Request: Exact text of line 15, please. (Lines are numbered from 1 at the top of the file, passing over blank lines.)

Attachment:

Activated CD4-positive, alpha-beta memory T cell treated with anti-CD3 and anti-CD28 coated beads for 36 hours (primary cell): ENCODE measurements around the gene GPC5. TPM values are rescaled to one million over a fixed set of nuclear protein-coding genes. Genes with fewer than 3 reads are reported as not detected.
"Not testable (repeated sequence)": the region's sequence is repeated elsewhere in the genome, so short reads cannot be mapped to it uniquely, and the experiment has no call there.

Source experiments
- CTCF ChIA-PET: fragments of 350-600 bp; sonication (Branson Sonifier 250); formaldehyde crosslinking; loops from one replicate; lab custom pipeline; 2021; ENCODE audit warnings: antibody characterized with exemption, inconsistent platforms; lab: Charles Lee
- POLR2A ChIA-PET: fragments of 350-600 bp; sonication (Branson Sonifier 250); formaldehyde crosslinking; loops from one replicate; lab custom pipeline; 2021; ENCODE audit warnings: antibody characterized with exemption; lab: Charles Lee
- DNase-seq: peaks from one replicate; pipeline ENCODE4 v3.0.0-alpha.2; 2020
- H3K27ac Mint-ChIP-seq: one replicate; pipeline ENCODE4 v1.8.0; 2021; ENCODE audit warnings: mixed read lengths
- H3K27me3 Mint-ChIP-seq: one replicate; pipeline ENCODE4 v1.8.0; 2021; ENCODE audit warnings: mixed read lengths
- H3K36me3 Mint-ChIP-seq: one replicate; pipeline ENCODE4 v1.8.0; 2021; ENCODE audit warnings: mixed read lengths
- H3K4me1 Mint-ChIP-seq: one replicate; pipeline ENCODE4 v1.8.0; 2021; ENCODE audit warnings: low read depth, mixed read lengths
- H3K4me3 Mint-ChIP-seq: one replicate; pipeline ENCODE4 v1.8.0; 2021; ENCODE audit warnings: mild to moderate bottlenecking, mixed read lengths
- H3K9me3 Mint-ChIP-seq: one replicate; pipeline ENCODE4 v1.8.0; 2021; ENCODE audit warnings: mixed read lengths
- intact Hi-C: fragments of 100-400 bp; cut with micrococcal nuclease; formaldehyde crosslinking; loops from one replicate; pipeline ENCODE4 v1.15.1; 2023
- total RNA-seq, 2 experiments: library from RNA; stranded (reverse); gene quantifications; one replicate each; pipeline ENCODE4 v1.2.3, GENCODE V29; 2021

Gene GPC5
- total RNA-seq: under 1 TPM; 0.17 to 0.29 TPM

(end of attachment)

Gene GPC5